The U.S. Is Running Out of Time to Prevent an Iran Disaster

On March 4, international monitors confirmed reports that they had discovered 84-percent-enriched uranium near one of the Islamic Republic’s nuclear sites, in violation of previous agreements. Jonathan Schachter comments:

Most reports have noted that this is just shy of the 90-percent level generally considered to be “weapons grade.” Others correctly point out that uranium enriched to around 80 percent fueled the atomic bomb dropped on Hiroshima in 1945. Almost no one mentions that Iran has no civilian need to enrich uranium in the first place. . . .

The Biden administration’s policy toward Iran reflects a clear and consistent preference for diplomacy over the use of force, and understandably so. But the White House treats the two as contradictory, rather than complementary. For over two years, the administration has demonstrated its reticence to use, or even credibly threaten to use, force against Iran. Manifestly undeterred, Iran has continued and accelerated its drive toward the nuclear threshold.

In other words, America’s soft-handed approach and global events are making a diplomatic solution less likely. If Washington continues on its current path, the world almost certainly will face a nuclear-armed Iran, a war to prevent that eventuality, or both.

It is not too late to act, [however]: the president, his administration, and Congress can make clear that the United States and its allies can and will use force to prevent Iran from violating its nuclear obligations. The United States would not be moving its red lines, but rather enforcing them. Doing so would send a powerful message to Iranian leaders that they have already crossed America’s red lines and need to back down.

Read more at Hudson Institute

More about: Iran, Iran nuclear program, Joseph Biden, U.S. Foreign policy

The Ugly Roots of Ireland’s Anti-Israel Policies

Prime Minister Varadkar’s meretricious messaging concerning the freeing of a kidnapped child is only one example of the Irish government’s perverse reaction to Hamas’s assault on Israel. Varadkar has accused the IDF of pursuing “something approaching revenge” in Gaza, and compared the Israeli war effort to Russia’s invasion of Ukraine. His parliament, meanwhile, came close to expelling the Israeli ambassador. Terry Glavin writes:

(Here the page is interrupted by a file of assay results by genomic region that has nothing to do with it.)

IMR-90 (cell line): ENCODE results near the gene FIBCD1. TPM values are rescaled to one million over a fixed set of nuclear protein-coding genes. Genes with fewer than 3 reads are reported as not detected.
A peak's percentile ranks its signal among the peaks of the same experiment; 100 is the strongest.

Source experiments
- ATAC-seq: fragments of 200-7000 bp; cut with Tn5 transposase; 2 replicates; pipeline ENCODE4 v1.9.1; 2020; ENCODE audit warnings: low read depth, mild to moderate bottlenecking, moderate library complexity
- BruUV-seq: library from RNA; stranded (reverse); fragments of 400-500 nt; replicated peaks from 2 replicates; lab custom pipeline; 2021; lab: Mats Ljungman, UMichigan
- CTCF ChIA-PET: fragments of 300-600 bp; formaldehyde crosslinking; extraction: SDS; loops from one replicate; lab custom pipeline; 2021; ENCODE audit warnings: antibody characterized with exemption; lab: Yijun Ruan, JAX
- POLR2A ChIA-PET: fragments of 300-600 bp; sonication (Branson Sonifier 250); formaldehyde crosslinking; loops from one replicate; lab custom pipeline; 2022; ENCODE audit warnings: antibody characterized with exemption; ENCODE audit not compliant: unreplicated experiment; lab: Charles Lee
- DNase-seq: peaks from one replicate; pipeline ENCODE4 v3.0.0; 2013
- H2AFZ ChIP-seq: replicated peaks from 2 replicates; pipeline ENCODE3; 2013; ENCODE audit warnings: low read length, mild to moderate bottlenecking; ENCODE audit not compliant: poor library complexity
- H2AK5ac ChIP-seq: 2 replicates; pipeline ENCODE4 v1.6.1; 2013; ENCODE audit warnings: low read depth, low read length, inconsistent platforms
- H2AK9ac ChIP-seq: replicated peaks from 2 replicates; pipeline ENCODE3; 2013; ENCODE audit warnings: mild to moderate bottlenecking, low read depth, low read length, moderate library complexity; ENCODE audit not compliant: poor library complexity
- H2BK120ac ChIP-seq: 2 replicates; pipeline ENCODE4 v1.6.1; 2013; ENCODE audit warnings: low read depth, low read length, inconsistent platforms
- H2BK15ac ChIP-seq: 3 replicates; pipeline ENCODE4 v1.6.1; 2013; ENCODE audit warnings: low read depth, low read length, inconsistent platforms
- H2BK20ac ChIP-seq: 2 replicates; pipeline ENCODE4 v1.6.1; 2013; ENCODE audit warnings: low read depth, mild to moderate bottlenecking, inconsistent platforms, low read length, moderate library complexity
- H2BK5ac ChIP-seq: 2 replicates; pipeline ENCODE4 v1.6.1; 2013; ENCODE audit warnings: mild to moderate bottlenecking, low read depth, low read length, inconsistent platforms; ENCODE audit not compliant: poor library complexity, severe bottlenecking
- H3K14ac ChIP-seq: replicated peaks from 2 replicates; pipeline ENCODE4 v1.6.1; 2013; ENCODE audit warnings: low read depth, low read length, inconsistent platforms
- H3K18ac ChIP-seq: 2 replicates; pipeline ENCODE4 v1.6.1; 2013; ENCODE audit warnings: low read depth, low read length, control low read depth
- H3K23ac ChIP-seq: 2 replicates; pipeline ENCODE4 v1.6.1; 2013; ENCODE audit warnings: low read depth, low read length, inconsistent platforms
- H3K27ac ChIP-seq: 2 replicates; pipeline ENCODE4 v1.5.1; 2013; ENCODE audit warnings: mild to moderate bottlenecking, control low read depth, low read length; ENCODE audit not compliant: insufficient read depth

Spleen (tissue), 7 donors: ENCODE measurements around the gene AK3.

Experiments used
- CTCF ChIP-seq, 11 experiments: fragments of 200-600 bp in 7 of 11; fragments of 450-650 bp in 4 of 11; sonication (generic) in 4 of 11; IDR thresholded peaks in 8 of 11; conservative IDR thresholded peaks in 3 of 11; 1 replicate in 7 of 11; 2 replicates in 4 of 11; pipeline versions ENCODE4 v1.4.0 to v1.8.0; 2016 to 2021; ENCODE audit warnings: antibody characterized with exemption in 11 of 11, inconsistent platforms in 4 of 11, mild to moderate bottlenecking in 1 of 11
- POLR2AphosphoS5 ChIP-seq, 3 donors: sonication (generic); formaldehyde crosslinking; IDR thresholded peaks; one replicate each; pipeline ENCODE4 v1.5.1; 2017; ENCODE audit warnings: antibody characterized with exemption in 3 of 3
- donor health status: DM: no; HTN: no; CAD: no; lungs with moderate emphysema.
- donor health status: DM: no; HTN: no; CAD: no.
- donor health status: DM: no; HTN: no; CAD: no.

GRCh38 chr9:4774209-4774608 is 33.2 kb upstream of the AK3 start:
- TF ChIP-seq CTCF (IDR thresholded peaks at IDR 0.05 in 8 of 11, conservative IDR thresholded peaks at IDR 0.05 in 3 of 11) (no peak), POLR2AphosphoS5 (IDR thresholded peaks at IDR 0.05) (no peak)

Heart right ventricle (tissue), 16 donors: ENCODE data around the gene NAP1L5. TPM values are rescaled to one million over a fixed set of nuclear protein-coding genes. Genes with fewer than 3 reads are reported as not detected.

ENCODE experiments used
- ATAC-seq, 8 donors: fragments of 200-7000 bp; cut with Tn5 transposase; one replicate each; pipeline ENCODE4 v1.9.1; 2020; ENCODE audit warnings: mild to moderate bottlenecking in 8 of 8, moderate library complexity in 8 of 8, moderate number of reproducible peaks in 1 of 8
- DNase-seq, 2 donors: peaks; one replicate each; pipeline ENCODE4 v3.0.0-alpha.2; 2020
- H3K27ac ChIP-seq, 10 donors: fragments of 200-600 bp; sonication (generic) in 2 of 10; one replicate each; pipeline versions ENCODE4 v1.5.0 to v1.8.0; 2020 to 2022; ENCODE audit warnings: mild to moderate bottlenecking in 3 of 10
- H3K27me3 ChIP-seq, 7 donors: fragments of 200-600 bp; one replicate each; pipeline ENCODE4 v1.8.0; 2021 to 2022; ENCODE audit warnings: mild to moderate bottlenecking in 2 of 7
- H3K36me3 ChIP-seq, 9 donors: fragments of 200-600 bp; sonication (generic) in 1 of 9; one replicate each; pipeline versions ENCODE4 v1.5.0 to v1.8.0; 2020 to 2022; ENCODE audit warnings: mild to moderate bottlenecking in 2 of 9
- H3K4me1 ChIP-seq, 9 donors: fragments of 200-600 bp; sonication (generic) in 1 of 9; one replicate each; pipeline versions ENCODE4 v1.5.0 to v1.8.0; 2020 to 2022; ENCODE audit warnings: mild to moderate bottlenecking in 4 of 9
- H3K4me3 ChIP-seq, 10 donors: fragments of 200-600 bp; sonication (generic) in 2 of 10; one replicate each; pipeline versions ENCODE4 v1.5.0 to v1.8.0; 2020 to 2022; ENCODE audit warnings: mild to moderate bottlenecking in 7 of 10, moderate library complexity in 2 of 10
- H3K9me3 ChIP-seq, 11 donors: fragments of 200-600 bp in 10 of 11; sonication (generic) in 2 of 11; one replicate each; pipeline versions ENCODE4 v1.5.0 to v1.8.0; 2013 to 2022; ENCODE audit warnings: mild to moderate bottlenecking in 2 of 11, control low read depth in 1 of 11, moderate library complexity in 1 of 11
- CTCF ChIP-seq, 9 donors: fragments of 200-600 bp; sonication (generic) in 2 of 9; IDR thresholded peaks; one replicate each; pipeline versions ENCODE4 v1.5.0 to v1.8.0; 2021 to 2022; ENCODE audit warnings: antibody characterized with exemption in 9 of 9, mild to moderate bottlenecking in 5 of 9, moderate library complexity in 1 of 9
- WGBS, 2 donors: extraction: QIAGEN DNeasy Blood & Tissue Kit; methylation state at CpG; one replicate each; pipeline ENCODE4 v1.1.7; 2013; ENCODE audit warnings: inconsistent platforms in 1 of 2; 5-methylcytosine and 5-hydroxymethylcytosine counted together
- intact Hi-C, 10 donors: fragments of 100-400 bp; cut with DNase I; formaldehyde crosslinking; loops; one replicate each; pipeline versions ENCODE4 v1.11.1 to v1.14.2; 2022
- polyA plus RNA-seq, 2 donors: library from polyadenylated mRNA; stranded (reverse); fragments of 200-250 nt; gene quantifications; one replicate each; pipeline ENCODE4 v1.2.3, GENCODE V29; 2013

In a recent interview, . . . the retired Irish diplomat Niall Holohan put it this way: “We feel we have been victimized over the centuries. It’s part of our psyche—underneath it all we side with the underdog.” But there’s something else in the Irish psyche that’s impolite to mention in the comfy Dublin pubs and bistros. . . . Not a few of Ireland’s gallant and celebrated champions of the underdog, its heroes of Irish freedom, were vulgar anti-Semites and Nazi collaborators.

And in recent years, Irish Jews are commonly baited, harassed, and badgered every time there is some eruption in Israel involving Palestinian “resistance.”

The republican pamphleteer Arthur Griffith approved [of anti-Jewish agitation in Limerick in 1904], calling Jews “usurers and parasites.” Griffiths was one of the founders of Sinn Féin, in 1905, and he served as Sinn Féin’s president in 1911.

There was always a deep division in the Irish nationalist movement between Irish republicans who felt an affinity with the Jews owing to a shared history of dispossession and exile, and Catholic extremists who ranted and raved about Jews. Those Catholic shouters are still abroad, apparently unaware that for half a century, Catholic doctrine has established that anti-Semitism is a mortal sin.

Read more at National Post

More about: Anti-Semitism, Gaza War 2023, Ireland